The session will be produced by the award-winning documentarians Michael Moran and MediaStorm, with philanthropic support from Carnegie Corporation of New York. Because the session is being recorded, we request that there be no flash photography.
Carnegie Corporation of New York
The Harriman Institute, Columbia University
Russia in Global Affairs
Please join the Program on U.S.-Russia Relations at the Harriman Institute, Columbia University for a one-day conference on conflict and cooperation in U.S.-Russia security relations.
Specialists from Russia, the U.S., and Europe will come together to discuss whether there is any hope for U.S.-Russian cooperation on a variety of key security issues, or whether we are doomed to dangerous conflict. Special attention will be paid to nuclear and strategic issues, and to cyber and intelligence issues.
Panel One: Nuclear and Strategic Issues
Moderator: Robert Jervis, Adlai E. Stevenson Professor of International Affairs, Columbia University
Matthew Kroenig, Associate Professor in the Department of Government and the Edmund A. Walsh School of Foreign Service, Georgetown University
Olga Oliker, Senior Adviser and Director of the Russia and Eurasia Program, Center for Strategic and International Studies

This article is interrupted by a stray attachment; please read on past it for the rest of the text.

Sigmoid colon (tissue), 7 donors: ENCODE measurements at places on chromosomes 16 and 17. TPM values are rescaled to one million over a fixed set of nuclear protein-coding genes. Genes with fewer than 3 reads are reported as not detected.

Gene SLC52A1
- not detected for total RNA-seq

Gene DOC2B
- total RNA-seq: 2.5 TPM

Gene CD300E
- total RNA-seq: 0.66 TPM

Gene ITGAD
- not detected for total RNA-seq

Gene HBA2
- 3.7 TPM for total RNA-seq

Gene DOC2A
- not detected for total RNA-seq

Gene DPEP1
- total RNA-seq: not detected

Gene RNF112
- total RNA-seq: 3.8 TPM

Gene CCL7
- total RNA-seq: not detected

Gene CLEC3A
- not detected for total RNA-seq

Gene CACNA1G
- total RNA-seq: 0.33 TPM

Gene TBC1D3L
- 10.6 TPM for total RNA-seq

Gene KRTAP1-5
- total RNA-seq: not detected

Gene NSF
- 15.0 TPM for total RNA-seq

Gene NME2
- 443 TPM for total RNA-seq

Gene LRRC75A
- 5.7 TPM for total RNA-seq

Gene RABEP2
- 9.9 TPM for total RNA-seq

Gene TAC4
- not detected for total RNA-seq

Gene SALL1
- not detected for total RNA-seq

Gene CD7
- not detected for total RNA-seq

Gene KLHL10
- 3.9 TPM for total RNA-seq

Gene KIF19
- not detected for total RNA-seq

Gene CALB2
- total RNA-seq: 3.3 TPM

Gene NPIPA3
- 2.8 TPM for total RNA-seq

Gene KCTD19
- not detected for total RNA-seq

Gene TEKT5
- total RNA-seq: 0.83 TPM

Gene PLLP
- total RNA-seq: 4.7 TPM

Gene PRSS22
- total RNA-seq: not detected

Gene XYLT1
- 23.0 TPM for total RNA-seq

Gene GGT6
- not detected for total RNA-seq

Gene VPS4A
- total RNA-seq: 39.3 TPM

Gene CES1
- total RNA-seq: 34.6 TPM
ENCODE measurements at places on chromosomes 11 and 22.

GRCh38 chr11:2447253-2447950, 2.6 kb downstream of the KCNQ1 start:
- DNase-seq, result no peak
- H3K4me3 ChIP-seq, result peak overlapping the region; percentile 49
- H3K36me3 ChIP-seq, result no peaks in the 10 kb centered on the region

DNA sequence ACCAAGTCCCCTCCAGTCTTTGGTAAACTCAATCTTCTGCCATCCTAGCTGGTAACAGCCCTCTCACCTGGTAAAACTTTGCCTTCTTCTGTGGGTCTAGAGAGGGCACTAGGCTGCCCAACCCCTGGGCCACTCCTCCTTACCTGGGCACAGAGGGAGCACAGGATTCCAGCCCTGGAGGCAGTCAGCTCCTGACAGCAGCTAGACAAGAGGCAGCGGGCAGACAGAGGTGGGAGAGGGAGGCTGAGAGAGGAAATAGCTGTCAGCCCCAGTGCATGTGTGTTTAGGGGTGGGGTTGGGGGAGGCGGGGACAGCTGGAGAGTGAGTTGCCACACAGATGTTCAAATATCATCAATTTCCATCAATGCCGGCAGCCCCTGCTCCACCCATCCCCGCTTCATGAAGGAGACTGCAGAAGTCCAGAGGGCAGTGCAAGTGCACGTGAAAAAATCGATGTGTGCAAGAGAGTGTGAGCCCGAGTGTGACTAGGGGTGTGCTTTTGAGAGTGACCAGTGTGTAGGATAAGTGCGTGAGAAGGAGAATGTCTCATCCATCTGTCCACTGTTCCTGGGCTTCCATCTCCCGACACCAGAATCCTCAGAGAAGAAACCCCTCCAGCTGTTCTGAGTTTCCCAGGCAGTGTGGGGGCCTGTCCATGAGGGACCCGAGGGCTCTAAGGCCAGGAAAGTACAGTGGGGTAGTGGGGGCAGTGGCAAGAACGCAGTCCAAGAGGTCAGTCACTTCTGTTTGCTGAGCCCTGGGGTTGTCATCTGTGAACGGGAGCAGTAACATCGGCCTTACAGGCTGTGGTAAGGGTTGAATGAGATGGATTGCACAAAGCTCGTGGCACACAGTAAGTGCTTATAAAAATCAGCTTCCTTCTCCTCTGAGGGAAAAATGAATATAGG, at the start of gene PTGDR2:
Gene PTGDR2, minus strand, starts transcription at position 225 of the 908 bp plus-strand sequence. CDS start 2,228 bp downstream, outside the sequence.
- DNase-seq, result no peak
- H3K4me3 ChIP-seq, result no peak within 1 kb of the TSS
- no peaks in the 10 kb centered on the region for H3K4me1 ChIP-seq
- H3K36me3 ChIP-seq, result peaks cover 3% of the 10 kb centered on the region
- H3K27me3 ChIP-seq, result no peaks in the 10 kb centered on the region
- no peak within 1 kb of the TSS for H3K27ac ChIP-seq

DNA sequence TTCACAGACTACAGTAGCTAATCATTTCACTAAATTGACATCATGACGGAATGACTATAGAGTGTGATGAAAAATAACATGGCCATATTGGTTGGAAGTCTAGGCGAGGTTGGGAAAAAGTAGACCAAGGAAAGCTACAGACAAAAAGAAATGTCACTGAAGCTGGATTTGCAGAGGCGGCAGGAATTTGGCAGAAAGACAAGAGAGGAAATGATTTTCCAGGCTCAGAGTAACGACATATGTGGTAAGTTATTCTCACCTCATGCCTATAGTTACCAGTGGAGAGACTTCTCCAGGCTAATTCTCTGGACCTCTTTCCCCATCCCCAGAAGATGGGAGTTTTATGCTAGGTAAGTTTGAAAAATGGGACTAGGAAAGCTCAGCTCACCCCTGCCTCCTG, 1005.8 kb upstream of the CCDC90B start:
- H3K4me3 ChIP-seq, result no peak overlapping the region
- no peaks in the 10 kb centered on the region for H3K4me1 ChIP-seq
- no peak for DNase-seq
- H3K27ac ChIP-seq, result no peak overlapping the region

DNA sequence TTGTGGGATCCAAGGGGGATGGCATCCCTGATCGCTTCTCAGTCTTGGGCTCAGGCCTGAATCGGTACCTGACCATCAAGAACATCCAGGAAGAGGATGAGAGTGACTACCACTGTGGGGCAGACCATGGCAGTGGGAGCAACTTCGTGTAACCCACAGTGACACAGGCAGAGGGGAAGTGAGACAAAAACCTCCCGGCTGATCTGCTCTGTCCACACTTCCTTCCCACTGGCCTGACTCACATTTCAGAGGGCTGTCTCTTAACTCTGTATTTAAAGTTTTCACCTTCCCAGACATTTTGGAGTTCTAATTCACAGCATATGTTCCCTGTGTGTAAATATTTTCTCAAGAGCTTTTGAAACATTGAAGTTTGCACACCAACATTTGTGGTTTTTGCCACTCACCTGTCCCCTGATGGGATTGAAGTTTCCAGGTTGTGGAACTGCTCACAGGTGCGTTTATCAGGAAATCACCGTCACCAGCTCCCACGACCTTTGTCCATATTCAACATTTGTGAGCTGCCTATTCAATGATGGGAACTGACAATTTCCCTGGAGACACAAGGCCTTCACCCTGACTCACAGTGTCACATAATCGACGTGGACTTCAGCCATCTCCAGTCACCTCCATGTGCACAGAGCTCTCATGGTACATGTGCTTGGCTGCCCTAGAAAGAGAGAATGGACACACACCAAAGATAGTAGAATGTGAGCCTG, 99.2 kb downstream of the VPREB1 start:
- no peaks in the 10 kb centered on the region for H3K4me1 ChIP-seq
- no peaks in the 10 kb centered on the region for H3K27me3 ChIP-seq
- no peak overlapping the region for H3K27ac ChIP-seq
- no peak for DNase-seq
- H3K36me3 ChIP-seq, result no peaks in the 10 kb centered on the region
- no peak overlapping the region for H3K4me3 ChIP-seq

Pavel Podvig, Director of the Russian Nuclear Forces Project
Panel Two: Intelligence and Cyber Issues
Moderator: Justin Key Canfil, Ph.D. candidate, Department of Political Science, Columbia University.
Oleg Demidov, Director, International Information Security and Global Internet Governance Program, Moscow PIR Center
Erica Borghard, International Affairs Fellow, Council on Foreign Relations
Peter Clement, Adjunct Professor and Adjunct Senior Research Scholar, Arnold A. Saltzman Institute of War and Peace Studies, Columbia University
Keir Giles, Senior Consulting Fellow of the Royal Institute of International Affairs (Chatham House), and Director of the Conflict Studies Research Center
Panel Three: Looking Ahead: Is US-Russia Cooperation Possible?
Moderator: Alexander Cooley, Claire Tow Professor of Political Science, Barnard College, and Director, Harriman Institute, Columbia University
Sergey Rogov, Director of the Institute of U.S. and Canadian Studies of the Russian Academy of Sciences
Fyodor Lukyanov, Editor-in-Chief of Russia in Global Affairs, and Chairman of the Presidium of the Russian Council on Foreign and Defense Policy
Kimberly Marten, Ann Whitney Olin Professor of Political Science, Barnard College, and Director of the Program on U.S.-Russia Relations, Harriman Institute, Columbia University